Wearing Your Heart on Your Back
A portable heart device grants patients freedom while they wait for a donor and transplant.
When most people hear “wearable technology,” they think of fitness trackers and enhanced glasses. There’s one type of wearable tech, though, that serves a more vital purpose: circulating the blood of heart failure patients before a transplant becomes available.
The device that does this is called the Freedom portable driver. It’s a 13.5-pound pack that connects via two tubes to the total artificial heart, a lifesaving device surgically inserted in severe heart failure patients to act as a temporary ticker after heart death, before a transplant is possible. The Freedom then pumps air into the total artificial heart through precisely calibrated pulses.
Before the Food and Drug Administration approved the portable driver from SynCardia Systems, patients would have to stay in the hospital for months or years, connected to a washing machine-sized power driver as they waited for a heart transplant. The University of Michigan Frankel Cardiovascular Center is the only Michigan heart program to send patients home with the wearable technology.
Waiting for a transplant
For more than a year, Michael Richards Jr., 25, remembers feeling exhausted and bloated from retaining fluids because of heart failure. He was referred to U-M after an implantable cardioverter defibrillator did not help his heart keep pace with his body’s needs. At U-M he received a total artificial heart and attachment to a driver, first in the hospital, then at home. The cause of his heart failure is still unknown.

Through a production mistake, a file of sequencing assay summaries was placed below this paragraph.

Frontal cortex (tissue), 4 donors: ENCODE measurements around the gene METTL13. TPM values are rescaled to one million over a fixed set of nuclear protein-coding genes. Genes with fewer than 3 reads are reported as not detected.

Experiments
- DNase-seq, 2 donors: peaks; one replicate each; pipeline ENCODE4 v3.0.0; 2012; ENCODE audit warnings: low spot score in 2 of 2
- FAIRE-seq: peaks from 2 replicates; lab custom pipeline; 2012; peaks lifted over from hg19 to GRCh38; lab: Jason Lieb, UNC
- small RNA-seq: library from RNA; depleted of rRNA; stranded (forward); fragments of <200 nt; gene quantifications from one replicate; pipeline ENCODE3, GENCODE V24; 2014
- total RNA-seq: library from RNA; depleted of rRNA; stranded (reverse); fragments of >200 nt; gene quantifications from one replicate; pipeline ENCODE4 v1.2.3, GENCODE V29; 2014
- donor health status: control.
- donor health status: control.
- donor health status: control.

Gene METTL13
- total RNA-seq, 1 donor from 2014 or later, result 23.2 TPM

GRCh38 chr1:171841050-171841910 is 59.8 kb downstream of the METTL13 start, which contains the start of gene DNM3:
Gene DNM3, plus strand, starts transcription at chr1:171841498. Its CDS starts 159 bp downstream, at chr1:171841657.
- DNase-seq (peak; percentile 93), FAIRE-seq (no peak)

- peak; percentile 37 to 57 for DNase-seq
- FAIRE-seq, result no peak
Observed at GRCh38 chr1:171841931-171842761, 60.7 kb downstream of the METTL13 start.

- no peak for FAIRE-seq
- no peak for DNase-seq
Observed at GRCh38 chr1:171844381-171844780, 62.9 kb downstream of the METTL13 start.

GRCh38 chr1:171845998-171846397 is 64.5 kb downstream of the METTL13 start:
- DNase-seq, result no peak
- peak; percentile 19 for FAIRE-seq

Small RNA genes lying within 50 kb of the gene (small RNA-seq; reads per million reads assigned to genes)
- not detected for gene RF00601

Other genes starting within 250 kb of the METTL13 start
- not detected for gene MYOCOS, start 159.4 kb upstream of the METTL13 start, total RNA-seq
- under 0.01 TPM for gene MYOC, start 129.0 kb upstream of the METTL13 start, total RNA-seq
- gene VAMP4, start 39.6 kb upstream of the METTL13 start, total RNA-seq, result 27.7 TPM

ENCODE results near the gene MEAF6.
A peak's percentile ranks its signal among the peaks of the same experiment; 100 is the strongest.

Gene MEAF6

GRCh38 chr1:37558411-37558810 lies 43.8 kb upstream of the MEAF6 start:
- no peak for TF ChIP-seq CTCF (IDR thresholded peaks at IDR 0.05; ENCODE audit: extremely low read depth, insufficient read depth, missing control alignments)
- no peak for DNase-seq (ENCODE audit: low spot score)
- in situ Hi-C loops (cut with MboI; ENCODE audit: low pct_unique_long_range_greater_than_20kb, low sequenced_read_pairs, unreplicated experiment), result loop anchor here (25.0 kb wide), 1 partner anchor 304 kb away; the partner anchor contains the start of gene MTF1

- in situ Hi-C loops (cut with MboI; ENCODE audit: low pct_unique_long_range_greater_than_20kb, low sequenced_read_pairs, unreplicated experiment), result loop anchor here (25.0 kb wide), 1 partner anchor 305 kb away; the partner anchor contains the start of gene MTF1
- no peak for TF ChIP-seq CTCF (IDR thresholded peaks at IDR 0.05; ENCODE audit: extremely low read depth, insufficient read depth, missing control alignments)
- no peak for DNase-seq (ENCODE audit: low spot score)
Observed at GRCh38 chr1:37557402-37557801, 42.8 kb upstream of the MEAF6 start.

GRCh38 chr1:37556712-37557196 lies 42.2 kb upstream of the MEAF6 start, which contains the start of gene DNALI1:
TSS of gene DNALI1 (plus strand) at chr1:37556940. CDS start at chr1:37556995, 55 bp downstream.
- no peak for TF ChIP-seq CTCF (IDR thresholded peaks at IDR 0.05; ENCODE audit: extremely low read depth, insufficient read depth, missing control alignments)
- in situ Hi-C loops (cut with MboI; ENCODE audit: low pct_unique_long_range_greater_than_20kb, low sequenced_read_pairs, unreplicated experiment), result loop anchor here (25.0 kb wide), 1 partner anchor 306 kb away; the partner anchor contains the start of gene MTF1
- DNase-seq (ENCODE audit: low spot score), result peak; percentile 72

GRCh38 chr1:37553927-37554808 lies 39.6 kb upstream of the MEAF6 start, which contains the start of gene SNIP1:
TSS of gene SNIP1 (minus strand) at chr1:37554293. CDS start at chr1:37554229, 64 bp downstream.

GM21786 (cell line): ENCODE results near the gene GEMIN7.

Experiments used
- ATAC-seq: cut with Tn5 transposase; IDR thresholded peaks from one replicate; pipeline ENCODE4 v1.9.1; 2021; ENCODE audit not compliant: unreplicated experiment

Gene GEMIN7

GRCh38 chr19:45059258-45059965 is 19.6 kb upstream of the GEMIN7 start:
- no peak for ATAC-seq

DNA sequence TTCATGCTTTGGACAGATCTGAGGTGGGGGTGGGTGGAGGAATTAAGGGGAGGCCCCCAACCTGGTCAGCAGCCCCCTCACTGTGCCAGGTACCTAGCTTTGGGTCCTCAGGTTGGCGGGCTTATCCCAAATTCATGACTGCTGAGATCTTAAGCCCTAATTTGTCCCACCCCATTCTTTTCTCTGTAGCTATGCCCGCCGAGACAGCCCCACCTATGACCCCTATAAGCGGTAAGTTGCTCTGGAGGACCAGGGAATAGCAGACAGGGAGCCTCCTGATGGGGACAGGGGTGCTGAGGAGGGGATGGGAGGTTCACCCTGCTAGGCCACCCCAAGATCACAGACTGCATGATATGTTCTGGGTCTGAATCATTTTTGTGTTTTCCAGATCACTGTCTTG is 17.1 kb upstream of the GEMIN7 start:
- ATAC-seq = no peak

“We typically refer to patients in this category as idiopathic dilated cardiomyopathy,” says his surgeon Jonathan Haft, M.D., associate professor of cardiac surgery at the Frankel Cardiovascular Center. “Sometimes there can be a genetic predisposition called familial cardiomyopathy, and sometimes heart failure can be caused by viruses.
“Nonetheless, his heart failure progressed to the point where medications were no longer effective,” Haft says.
Surgeons removed Richards’ failing heart and implanted the total artificial heart on June 20, 2015. He was discharged from the hospital July 31. The next date he’s looking forward to: heart transplantation.
Precious time with daughter
“I was a nervous wreck,” says Richards, about the first time he and his family changed the battery for his Freedom portable driver, which controls his heart.
Richards is on a blood thinner, eats a low-salt diet, exercises daily to get in shape and takes a diuretic and blood pressure pill. It may sound complicated to some, but after years of heart failure Richards considers himself lucky to be alive.
“I’m used to it after this first year. Now it’s a breeze,” he says of the routine of carrying the device around and making sure he has backup power. “To have this opportunity has been great. I have more energy and can play with my daughter.”
Who needs a total artificial heart?
Total artificial hearts can be necessary for one of two reasons: to keep people alive while they wait for a heart transplant, or if they’re not eligible for a heart transplant but have end-stage heart failure in both ventricles. The devices are often used when end-stage heart failure affects both sides of the heart and other more common heart-supporting devices are inadequate to keep patients alive.
Because of the shortage of donor hearts, patients can live in limbo for months or years as they wait for a transplant. With the Freedom device and total artificial heart, however, Richards and thousands of others can maintain some semblance of a normal life while they wait.